Medora FFA participates in first soil judging contest, heading to national convention soon


MEDORA — Nine Medora High School students now know more about soil than they ever thought they would.

On Sept. 28 at the Southeast Purdue Agricultural Center in Butlerville, Medora FFA experienced a first: Competing in the area soil judging contest.

Since the school’s chapter was established at the beginning of 2018, members had attended district meetings, assisted at district contests, gone to camp at the Indiana FFA Leadership Center, celebrated National FFA Week, participated in leadership contests, been involved in the Jackson County Fair and attended the state and national FFA conventions.

Sharing their knowledge of soil, however, was new territory.

Taking that into consideration, Adviser Adam Conklin was impressed to see the teams place seventh, 10th and 12th out of 24 scoring teams from 12 different schools.

“They did an outstanding job for their first time out,” said Conklin, who started at Medora after spring break in the 2020-21 school year.

“They were getting nervous right before the contest started, but I told them to trust what they have learned and have fun with it,” he said. “I am extremely proud of how they did competing against schools that have been doing this for years. In addition to applying things they have learned in class, I think they impressed themselves and saw how the time and effort they put into it paid off.”

Conklin said the contest was a great opportunity to get the students active early in the school year.

“Most active FFA chapters participate in soil judging. Combine that with it being a strong suit of mine as an agriculture teacher, it was definitely something I wanted to push,” he said.

“Soils are the foundation of all things agriculture, so I think it is essential to start with that first,” he said. “We have covered that deeply in the classroom, and the contest provided a means for them to get out of school for a day, go to an actual farm and apply their lessons to the real world. I think they even had a good time.”

During the two weeks leading up to the contest, Conklin helped the students prepare in various ways.

Sophomore Wyatt Combs said they practiced a lot with soil cards, and classmate Brooklyn Wilkerson said Conklin drew pictures to help them learn. They were joined by Aaralyn Hackney on the team that placed seventh, which was one spot away from advancing to the state contest.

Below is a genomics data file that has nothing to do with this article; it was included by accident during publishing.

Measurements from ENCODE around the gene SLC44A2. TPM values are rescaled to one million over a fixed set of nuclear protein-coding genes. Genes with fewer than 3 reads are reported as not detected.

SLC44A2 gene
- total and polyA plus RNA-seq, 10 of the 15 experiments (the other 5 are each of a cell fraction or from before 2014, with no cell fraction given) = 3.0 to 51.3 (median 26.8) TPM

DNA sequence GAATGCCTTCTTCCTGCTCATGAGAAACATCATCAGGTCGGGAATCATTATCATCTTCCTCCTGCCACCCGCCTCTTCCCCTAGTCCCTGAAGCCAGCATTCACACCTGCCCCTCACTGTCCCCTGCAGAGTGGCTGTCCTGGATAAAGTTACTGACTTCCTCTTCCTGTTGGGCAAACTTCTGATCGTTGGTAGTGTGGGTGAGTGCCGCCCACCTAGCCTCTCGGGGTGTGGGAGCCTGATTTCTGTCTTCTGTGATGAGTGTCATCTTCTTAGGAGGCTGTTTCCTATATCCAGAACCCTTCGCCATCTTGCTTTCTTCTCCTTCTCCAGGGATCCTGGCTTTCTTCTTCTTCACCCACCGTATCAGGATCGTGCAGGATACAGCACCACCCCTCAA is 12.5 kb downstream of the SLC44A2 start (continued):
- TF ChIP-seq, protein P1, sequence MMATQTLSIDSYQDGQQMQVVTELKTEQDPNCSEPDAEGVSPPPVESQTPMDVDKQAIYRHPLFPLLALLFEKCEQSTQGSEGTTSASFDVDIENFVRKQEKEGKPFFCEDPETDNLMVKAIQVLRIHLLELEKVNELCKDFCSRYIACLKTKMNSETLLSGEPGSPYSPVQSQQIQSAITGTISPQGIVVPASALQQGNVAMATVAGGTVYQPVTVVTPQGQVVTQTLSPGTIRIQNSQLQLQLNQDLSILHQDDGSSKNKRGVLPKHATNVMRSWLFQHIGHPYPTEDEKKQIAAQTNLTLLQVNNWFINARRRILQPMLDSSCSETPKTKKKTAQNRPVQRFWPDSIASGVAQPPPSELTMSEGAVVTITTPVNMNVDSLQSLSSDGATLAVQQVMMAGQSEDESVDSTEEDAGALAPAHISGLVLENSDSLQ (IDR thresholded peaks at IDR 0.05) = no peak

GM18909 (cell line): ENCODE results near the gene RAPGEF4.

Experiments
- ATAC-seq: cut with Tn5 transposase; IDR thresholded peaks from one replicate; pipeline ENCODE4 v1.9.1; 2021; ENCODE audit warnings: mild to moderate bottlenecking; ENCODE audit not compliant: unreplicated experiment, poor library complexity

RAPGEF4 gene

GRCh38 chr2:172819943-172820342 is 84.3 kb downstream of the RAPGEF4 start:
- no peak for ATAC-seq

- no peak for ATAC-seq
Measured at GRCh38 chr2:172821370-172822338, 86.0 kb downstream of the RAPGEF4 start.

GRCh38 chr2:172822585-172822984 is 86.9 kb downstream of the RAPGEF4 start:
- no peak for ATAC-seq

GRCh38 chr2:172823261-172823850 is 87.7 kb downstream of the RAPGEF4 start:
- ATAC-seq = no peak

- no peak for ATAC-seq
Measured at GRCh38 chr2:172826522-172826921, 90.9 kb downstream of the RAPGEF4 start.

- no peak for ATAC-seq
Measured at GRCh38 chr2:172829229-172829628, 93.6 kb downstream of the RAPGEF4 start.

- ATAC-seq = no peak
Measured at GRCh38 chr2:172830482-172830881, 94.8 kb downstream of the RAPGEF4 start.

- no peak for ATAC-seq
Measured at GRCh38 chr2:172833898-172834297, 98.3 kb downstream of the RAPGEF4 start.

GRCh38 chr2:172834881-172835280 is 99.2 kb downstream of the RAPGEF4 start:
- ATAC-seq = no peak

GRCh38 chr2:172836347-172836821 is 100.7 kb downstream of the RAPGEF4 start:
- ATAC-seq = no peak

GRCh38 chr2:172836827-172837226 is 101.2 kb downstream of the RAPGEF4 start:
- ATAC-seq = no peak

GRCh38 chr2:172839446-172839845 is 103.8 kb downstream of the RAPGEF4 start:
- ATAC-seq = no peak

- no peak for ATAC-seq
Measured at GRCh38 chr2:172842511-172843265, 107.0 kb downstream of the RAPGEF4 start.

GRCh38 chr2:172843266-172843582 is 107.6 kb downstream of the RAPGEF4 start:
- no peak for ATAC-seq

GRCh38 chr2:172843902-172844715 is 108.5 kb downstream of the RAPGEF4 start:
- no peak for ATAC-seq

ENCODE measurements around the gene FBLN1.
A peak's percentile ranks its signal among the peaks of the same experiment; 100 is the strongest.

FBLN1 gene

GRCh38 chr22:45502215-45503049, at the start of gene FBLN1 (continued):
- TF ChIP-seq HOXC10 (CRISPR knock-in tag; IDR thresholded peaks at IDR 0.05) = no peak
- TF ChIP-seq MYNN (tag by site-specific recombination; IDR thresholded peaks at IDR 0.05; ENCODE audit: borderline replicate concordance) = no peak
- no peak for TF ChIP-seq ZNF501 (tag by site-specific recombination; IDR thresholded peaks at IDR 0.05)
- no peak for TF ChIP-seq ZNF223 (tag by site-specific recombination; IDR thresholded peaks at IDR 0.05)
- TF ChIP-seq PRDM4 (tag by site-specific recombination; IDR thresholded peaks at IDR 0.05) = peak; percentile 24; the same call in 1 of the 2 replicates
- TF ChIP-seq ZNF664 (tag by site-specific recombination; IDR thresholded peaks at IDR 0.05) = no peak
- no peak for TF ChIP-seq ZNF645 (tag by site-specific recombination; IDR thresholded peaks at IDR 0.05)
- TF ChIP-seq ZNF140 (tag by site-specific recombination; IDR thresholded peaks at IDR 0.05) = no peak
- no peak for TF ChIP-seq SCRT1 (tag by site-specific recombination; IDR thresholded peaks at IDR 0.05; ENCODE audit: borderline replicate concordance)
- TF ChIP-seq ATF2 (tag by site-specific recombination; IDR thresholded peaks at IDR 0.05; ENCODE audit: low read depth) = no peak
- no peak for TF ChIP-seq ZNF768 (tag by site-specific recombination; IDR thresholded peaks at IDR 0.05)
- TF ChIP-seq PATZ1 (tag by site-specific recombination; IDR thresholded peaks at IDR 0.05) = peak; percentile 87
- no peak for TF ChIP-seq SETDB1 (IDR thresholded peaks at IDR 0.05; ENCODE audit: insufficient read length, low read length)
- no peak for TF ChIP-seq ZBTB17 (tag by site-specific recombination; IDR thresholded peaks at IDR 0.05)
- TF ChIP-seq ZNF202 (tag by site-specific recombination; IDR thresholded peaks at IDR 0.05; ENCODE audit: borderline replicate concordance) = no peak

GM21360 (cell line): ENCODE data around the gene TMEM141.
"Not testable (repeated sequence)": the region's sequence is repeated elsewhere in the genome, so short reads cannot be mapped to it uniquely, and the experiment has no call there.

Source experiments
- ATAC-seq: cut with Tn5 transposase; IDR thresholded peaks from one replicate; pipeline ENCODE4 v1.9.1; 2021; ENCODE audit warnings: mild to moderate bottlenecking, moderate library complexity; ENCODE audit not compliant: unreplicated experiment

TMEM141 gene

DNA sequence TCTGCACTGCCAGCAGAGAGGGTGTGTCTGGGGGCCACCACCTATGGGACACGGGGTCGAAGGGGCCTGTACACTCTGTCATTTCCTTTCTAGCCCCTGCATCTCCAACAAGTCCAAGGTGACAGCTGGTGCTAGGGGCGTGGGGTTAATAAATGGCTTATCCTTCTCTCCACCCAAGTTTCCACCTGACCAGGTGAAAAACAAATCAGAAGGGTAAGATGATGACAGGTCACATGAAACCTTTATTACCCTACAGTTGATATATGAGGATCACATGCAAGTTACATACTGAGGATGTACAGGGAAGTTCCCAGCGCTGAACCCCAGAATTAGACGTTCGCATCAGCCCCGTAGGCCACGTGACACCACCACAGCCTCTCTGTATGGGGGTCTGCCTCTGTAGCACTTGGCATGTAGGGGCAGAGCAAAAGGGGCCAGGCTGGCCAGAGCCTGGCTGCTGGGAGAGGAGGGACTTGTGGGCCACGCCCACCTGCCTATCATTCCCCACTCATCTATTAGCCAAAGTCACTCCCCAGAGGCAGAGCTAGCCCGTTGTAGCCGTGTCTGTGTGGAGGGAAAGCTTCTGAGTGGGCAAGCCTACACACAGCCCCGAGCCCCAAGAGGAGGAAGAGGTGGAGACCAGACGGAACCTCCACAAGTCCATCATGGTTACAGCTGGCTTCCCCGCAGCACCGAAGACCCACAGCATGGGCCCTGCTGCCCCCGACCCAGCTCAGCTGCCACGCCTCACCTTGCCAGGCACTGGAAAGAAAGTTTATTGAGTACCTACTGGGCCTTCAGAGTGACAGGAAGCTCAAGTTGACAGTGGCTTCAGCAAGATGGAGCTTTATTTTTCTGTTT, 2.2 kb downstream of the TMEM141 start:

“Mr. Conklin did a really good job teaching us. That’s most of the reason we did so well,” Combs said.

“He definitely deserves all of the credit,” Wilkerson added.

Even with the practice, the students said when it came to the day of the event, it was a lot to take in since it was a new environment.

“It was nerve-racking. There were a bunch of people there,” Wilkerson said.

“I would describe it as nerve-racking, too,” said sophomore Jordan Starr, who was on the 10th-place team with Izzy Doyle and Isaiah Miller.

Each student on three-member teams from the schools was split into separate groups. Then their scores were combined to give them a team placing.

“They are judging us on how well we know the rules and how well we can identify the soil,” Combs said.

“Usually, the top soil is brown, and you decide if it’s weak soil development, it’s usually a different thing than what it usually is,” Wilkerson said.

“Gray in the soil at certain inches, weak drainage, you have to put that down,” Starr said.

“If it’s clay or sandy or just like a medium soil, you have to check the slope on the hill and what type of land form it is,” Combs said, noting that determines if it’s suitable for building a home or planting.

The students were happy to see Medora’s chapter exceed expectations. The third and final team, which placed 12th, consisted of Damien Jones, Haylee Sons and Brayden Hedrick.

“For our first time, we did a lot better than any of us expected,” Combs said.

Starr agreed.

“I think we did a lot better than everybody expected,” he said.

Next, Medora FFA members will attend the 94th National FFA Convention and Expo, which runs Oct. 27 to 30 in Indianapolis.

“Right now, they are still becoming familiar with what FFA is and the vast opportunities there are with it,” Conklin said. “At convention, they will get a much better vision of the big picture that they are a part of. They can meet students from all over the country, talk to college representatives, see new agriculture technology and so much more.”

After that, Conklin said the chapter may sell Florida fresh fruit later this fall since that’s a common FFA fundraiser.

The spring semester will focus on the various leadership development contests at the district convention and preparing for the spring plant sale. Last spring, Conklin said the tremendous success with the plant sale helped them invest more in the school’s Grow Lab.

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